It is well established that "[w]here the terms of a plan and the SPD [summary plan description] conflict, the SPD controls.... [T]he SPD 'will be an employees' primary source of information regarding employment benefits, and employees are entitled to rely on the descriptions contained in the summary.'" Burke v. Kodak Retirement Income Plan, 336 F.3d 103, 110 (2d Cir. 2003); accord Manginaro v. Welfare Fund of Local 771, 21 F.Supp.2d 284, 293 (S.D.N.Y. 1998) (holding that the SPD controlled where the plan imposed a two-year limitations period on legal actions against an employee welfare fund, but the SPD did not mention the limitations period).

Here, the MDSPD -- which is the summary plan description specifically applicable to plaintiff's claims under his managed disability policy -- does not mention the one-year limitations period for legal action. Under Burke and Manginaro, the fact that the terms of the managed disability plan itself may impose a one-year limitations period does not assist defendants, where, as here, the limitations period was not disclosed in the applicable summary plan description.

Nor does the fact that the shortened limitations period was set forth in the PASPD warrant a holding that, as a matter of law, it was disclosed to plaintiff so as to be binding on him. Plaintiff claims that he never received the PASPD. And the MDSPD did not apprize plaintiff that he should consult the PASPD for further information regarding his managed disability claim; as noted, the MDSPD's reference to the PASPD as containing "administrative information" does not constitute disclosure to plaintiff of the one-year limitation, nor does it clearly alert him that the PASPD contains an important limitation on his right to sue.*fn2

Finally, the May 24, 2004 letter from the claim administrator advising plaintiff that the denial of his STD claim was upheld on administrative appeal, that he had "exhausted administrative remedies under the plan," and that he had "the right to bring civil action under Section 502(a) of the Employee Retirement Income Security Act of 1974" would not necessarily prompt plaintiff to refer to the PASPD (or, for that matter, the MDSPD) in bringing suit. Plaintiff could reasonably assume that the plan documents had no further applicability to his claim.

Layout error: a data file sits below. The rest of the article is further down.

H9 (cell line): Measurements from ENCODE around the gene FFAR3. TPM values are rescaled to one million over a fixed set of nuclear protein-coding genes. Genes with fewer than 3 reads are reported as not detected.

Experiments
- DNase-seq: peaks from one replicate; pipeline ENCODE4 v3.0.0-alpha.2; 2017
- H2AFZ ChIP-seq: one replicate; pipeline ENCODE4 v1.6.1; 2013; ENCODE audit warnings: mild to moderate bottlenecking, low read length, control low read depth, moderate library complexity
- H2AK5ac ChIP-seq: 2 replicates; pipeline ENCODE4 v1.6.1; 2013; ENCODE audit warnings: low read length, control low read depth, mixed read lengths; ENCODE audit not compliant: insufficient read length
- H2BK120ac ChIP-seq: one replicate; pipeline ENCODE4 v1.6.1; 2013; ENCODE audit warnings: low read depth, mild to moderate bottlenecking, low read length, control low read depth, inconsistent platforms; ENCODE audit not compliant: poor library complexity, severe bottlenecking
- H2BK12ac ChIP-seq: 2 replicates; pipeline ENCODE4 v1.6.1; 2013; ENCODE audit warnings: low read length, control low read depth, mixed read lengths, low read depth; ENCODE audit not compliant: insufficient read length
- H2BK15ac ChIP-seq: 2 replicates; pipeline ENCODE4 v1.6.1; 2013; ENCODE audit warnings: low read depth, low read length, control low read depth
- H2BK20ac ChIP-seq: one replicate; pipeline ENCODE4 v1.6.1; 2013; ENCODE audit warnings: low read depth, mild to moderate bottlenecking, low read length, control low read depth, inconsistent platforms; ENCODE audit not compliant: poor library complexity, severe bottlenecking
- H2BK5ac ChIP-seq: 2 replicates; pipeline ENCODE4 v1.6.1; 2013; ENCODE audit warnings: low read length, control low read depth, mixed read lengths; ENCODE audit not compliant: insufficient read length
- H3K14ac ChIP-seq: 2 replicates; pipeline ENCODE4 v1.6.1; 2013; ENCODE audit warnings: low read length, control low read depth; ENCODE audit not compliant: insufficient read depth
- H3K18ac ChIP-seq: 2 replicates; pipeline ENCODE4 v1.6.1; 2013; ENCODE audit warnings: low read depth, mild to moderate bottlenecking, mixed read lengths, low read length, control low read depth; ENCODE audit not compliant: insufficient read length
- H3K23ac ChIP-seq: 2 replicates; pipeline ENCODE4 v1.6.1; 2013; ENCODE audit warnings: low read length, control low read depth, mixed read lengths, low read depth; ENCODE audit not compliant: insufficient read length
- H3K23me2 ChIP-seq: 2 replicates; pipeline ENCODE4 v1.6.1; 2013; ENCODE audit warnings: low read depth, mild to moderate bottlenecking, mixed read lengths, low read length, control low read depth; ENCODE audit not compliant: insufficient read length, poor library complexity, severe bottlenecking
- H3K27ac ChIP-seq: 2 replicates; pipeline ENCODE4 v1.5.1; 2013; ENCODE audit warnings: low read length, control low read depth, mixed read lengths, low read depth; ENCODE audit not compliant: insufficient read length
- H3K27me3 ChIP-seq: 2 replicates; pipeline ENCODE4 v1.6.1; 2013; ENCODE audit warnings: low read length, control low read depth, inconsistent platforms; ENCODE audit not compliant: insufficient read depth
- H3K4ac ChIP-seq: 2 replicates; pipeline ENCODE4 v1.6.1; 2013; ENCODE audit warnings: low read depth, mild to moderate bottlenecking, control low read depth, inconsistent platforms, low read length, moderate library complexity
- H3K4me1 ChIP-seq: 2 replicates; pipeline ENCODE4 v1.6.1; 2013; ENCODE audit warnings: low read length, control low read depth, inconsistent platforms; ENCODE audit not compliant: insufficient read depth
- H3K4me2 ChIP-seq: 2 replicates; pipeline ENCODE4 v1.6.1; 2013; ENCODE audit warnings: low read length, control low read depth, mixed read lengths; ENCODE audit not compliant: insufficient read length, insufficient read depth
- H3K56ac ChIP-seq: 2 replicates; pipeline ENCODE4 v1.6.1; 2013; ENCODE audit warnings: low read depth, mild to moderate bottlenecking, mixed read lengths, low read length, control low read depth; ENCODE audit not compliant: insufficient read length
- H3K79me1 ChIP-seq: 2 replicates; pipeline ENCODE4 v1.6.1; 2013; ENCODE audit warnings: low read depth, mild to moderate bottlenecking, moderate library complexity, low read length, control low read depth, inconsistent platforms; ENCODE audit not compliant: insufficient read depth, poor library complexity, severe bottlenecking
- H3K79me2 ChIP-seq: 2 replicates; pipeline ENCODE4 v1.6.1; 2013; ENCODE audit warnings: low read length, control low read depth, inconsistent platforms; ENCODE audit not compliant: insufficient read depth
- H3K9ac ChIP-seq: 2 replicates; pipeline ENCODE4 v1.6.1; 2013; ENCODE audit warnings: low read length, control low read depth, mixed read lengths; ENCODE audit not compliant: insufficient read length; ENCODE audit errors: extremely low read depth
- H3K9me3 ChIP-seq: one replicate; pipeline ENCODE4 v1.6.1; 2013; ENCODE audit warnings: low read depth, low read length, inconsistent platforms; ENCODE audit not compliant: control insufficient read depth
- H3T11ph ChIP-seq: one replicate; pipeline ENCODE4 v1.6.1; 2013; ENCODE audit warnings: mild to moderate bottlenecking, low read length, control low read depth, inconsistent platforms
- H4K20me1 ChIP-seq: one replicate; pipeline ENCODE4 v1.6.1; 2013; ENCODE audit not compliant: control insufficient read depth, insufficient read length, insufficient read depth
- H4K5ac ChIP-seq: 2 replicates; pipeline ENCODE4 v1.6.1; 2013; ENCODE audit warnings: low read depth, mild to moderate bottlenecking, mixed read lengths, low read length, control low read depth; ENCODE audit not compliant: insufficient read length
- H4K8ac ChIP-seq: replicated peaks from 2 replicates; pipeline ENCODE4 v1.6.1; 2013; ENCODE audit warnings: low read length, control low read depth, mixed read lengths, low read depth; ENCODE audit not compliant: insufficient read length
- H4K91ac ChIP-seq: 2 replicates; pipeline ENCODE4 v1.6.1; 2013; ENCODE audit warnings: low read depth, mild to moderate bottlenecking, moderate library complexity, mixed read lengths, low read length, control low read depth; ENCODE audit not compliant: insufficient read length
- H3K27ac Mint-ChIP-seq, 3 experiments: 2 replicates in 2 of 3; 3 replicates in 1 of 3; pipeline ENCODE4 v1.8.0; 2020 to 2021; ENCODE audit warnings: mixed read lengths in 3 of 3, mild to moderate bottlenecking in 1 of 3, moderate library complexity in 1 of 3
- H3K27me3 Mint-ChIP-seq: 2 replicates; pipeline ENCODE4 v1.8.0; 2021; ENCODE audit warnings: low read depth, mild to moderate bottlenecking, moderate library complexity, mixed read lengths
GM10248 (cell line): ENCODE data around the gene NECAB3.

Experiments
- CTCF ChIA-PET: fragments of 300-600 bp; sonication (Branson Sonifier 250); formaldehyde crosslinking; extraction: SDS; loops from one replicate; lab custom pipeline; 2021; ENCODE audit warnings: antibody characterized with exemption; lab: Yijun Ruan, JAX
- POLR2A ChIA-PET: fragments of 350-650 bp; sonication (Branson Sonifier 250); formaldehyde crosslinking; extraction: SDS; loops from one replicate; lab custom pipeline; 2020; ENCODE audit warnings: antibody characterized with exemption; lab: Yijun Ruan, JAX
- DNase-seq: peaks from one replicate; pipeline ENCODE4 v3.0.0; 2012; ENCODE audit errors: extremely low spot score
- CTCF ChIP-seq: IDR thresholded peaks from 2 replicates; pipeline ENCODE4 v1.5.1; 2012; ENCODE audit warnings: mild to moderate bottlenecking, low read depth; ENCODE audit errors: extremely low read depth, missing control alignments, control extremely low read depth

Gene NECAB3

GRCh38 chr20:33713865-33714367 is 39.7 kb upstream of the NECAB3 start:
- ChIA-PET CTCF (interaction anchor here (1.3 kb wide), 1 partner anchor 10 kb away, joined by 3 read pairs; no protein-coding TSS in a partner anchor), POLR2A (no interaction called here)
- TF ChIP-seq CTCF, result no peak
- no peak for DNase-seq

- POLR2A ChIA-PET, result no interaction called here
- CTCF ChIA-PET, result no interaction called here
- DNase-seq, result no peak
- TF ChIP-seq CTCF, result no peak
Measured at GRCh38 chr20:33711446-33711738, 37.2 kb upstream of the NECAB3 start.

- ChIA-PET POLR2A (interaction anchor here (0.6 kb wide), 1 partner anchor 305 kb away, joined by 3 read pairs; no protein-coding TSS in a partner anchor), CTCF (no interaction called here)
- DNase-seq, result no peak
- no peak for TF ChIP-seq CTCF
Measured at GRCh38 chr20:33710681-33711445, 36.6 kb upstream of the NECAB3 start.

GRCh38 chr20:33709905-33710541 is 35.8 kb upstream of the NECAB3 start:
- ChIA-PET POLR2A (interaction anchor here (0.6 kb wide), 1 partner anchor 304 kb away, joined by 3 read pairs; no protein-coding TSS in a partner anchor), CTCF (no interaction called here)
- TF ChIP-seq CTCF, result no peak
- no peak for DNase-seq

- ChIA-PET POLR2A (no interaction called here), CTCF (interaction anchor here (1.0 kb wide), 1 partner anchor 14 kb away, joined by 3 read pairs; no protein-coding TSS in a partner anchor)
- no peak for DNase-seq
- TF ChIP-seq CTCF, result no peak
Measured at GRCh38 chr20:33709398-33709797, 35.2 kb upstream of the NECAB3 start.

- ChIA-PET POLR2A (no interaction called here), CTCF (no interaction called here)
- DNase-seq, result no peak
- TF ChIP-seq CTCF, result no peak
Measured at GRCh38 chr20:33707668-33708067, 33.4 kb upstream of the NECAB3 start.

Accordingly, defendants have not established as a matter of law that the one-year limitations period in the PASPD governs plaintiff's claim rather than the six-year statutory period that ordinarily applies to civil actions under section 502(a) of ERISA. See Miles v. New York State Teamsters Conference Pension and Retirement Fund, 698 F.2d 593, 598 (2d Cir.1983).

Thus, dismissal of plaintiff's claim for short-term disability benefits is denied. Exhaustion of remedies

In support of their motion to dismiss plaintiff's claim for long-term disability ("LTD") benefits, defendants contend that plaintiff failed to exhaust his administrative remedies. According to defendants, plaintiff never submitted a written claim for LTD benefits; thus, there is no determination by the claim administrator, no administrative appeal, and no final determination by the claim administrator.

In his affidavit in opposition to the motion, plaintiff states: "It was my understanding that my initial application was for both short term and long term disability." The record does not contain plaintiff's application.*fn3 The record does contain the February 27, 2004 letter from the claim administrator stating: "This letter is in reference to your claim for Short-Term Disability benefits and to inform you that you are not eligible for benefits beginning February 9, 2004." In response to plaintiff's appeal from that determination, the claim administrator sent him the May 24, 2004 letter stating: "We have completed our review of the denial of your claim for the liberalized portion of your Short-Term Disability (STD) benefits." The letter advised plaintiff that the original determination was upheld and notified him that he had exhausted his administrative remedies and had the right to bring a civil action.

In their reply memorandum of law (Dkt. No. 18), defendants contend: "[E]ven a cursory review of MetLife's letter denying Magin's claim for STD benefits makes clear that Magin's claim was for STD benefits only." The Court does not agree. While the wording of the letter makes clear that STD benefits were denied, it does not rule out the possibility that plaintiff's application sought both STD and LTD benefits. If plaintiff can demonstrate that he applied for LTD benefits and that defendants failed to take action on the application, he may be entitled to de novo review of his request for LTD benefits. See generally Engler v. Cendant Corp., 434 F.Supp.2d 119, 128-29) (E.D.N.Y. 2006). This issue cannot be resolved on this record. Nor have defendants otherwise established their right to dismissal of plaintiff's claim for LTD benefits.


It is therefore

ORDERED that defendants' motion (Dkt. No. 9) is denied, and it is further

ORDERED that the Rule 16 Conference is scheduled before Magistrate Gustave J. DiBianco on March 28, 2007 at 10:00 a.m. The Civil Case Management Plan is due on or before March 16, 2007.